Savannah holds up her pink sequin sheath while Treacle waves her sea of blue ruffles. Sally points at Treacle’s choice. ‘Risky,’ she says decisively. She turns her finger
towards Savannah’s flashy number and nods approvingly. ‘Riskier.’
Savannah grins. ‘Good.’
wearing, Gemma?’ Sally’s question takes me by surprise.
‘I don’t have a date,’ I stammer.
‘Nor do I,’ she tells me. ‘Not yet.’
Was that a sly glance at Ryan? Is she trying to persuade him to ask her out?
Sally starts riffling through a rack of prom dresses. As Ryan watches obediently, I feel Jessica Jupiter stir inside me. Jessica’s my alter ego. I joined the webzine expecting to write
ground-breaking stories. I was going to campaign to keep the bike sheds from being demolished. But Cindy made me the webzine’s horoscope writer. Not even under my own name. She insists I
write under a pseudonym:
It’s a dumb name and a dumb job, but I try and use my powers for good. Thanks to a few lucky predictions, Jessica Jupiter went viral among the students. They hang on her every word. So,
whenever I spot a possible love match, I use Jessica’s astro-advice to steer the love-struck towards their ideal mate. That’s how I helped Treacle score more than a goal on the football
pitch. A few well-chosen words from Jessica helped Jeff see that Treacle was more than just a useful winger. Jessica also nudged Savannah towards Marcus. Savannah has no idea it was me. No one
knows I’m Jessica Jupiter except Treacle and Cindy.
Right now, Jessica’s eyes are flashing with interest.
Time for a little matchmaking.
She’s like a coiled snake inside me, always alert to the scent of romance. This time she
wants to get her fangs into Sally.
Sally and Ryan would make a good match. Ryan’s the class clown, Sally a bubbly gossip. They spark off each other like flints.
I’m already writing Sally’s horoscope in my head.
Star-ling, stop hinting and get to the point. You’re a prize ewe among sheep, but sheep aren’t known for their intelligence. If you’ve set your heart on one of the flock,
you’re going to have to make your feelings absolutely clear. No ifs and definitely no buts.
I feel a stab in my ribs. Treacle’s grabbing my attention with her elbow. ‘Stop planning your Pulitzer Prize and help me try this on.’
Treacle’s been my friend since nursery school; she knows better than anyone when I’ve drifted into my world of words. But writing love advice for Sally won’t win a Pulitzer. I
need to start getting serious journalism published. I managed to sneak an article into the webzine – a piece I wrote about my brother Ben’s cystic fibrosis. But I submitted it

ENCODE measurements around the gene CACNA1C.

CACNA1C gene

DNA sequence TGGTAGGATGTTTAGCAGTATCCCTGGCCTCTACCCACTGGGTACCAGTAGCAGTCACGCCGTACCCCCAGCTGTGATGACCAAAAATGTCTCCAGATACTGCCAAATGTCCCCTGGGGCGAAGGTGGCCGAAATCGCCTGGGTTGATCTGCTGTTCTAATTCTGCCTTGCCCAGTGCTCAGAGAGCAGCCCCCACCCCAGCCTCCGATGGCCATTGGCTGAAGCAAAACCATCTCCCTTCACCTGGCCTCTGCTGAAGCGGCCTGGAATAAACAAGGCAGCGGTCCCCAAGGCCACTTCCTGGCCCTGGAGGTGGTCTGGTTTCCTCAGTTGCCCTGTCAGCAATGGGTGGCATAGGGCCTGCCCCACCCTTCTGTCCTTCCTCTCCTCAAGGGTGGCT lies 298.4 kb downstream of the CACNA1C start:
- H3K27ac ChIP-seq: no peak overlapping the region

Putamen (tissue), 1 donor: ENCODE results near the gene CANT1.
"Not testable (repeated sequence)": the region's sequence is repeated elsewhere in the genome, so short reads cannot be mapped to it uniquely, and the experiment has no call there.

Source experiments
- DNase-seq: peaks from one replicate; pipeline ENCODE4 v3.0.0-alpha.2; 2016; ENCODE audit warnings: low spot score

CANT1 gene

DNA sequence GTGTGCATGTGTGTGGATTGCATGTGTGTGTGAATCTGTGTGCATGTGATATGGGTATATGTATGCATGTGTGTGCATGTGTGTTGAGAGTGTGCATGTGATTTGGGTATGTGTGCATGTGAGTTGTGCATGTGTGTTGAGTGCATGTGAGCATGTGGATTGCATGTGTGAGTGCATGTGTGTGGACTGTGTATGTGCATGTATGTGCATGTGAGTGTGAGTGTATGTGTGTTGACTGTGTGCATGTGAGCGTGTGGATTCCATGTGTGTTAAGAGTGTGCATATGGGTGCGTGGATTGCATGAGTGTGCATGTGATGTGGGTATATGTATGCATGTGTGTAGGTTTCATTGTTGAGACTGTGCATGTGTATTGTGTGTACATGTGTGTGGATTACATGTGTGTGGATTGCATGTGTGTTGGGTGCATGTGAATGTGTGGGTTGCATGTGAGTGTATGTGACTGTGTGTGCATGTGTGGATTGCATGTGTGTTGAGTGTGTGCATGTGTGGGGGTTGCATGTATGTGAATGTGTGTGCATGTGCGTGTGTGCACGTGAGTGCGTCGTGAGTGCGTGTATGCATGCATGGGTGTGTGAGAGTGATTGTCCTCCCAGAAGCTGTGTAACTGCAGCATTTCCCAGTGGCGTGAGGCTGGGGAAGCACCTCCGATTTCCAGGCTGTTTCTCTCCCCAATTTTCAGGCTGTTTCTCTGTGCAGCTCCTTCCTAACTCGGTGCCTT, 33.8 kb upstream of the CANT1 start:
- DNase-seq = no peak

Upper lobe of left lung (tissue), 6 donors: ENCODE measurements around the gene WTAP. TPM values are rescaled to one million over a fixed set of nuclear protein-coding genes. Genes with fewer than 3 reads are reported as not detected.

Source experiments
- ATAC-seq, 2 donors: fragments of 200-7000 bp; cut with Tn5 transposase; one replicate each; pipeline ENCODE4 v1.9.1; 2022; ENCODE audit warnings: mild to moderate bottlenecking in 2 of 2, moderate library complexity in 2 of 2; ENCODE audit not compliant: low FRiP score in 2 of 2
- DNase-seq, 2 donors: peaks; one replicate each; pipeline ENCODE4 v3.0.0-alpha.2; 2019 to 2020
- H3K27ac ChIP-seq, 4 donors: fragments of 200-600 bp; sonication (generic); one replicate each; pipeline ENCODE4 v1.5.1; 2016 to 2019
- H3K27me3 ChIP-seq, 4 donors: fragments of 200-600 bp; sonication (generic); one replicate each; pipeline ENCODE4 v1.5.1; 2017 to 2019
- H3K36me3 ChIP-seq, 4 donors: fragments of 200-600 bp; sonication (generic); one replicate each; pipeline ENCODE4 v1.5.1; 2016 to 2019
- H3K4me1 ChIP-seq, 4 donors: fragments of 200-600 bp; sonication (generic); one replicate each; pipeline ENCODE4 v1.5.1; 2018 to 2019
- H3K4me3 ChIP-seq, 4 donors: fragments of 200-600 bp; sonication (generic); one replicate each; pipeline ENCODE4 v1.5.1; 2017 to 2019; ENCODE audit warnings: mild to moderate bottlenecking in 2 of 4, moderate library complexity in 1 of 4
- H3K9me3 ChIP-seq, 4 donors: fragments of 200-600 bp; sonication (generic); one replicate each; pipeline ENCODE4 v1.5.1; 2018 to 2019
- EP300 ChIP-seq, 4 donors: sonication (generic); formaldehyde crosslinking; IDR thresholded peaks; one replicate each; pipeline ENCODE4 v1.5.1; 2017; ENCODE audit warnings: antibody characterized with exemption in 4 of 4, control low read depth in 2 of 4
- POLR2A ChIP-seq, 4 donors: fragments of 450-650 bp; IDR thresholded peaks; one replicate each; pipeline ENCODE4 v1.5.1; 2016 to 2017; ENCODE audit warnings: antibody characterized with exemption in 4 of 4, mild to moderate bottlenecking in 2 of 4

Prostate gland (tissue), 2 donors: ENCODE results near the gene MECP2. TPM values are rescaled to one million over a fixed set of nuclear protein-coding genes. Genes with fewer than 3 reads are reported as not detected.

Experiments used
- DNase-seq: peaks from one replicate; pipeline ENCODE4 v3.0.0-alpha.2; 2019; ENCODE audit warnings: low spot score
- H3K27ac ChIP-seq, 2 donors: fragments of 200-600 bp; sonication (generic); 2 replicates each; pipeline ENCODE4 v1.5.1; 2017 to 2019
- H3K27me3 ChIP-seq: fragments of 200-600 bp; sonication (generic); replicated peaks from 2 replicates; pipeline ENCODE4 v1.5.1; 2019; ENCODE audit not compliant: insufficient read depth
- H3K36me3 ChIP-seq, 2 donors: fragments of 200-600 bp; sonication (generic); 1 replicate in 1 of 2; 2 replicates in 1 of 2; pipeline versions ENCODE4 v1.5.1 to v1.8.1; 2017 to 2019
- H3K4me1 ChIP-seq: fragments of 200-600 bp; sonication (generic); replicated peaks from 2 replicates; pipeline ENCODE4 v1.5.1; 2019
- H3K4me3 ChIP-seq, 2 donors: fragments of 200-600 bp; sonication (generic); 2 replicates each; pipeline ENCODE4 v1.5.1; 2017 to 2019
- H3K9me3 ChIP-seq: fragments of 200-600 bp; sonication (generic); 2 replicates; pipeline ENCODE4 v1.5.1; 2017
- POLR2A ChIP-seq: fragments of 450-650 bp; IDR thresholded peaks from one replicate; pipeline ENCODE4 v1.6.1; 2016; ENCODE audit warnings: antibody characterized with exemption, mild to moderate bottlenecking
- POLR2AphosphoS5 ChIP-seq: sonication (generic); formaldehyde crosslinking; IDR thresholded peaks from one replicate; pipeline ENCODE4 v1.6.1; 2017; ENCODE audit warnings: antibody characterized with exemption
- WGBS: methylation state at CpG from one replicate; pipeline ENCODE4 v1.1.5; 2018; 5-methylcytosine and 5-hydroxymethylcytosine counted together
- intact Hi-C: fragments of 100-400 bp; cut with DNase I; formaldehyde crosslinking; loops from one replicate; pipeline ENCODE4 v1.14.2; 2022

anonymously: it was the only way to make it past Cindy’s Year Nine Censorship Policy. I still have two weeks till the end of term. By then, I’m determined to write something so fabulous
that even Cindy will want to publish it. All I need now is to come up with a killer idea.
Treacle heads for the changing room, the taffeta rustling against her jeans as she drags the dress with her.
‘Wait for me.’ I hurry after her, Savannah hot on my heels.
Inside, two rows of booths line the walls. Treacle and Savannah choose booths either side and disappear behind swishing curtains.
I pace between them like an expectant parent. ‘Is everything OK in there?’
In answer, Treacle opens her curtain.
‘Wow.’ My eyes goggle. The ruffled taffeta makes Treacle’s smooth black hair look glossier than ever and the sky blue gives her a soft princess look. It’s hard to believe
she spends most of her free time thundering up and down a football pitch spraying mud as she slide-tackles whatever she can reach. ‘You look fantastic.’
She steps forward and the taffeta moves around her like a waterfall.
Savannah’s curtain rattles open. She sparkles in pale pink. Her hair cascades over her pale cream shoulders while the dress clings to her like she’s wrapped in fairies’
‘Marcus is going to think he’s in Disneyland,’ I tell her admiringly.
She smiles. ‘What about you, Gem? Are you going to try something on?’
I shrug. ‘What’s the point?’ I might as well wear jeans. With no date, I’ll spend the night holding drinks while couples head for the dance floor.
Self-pity descends, but I shake it off. ‘I’m so proud to have such gorgeous friends.’
Savannah gives me a hug. ‘We’re
gorgeous!’ She spins round and stares at the long mirror. ‘I can’t wait for the prom. We’re going to have such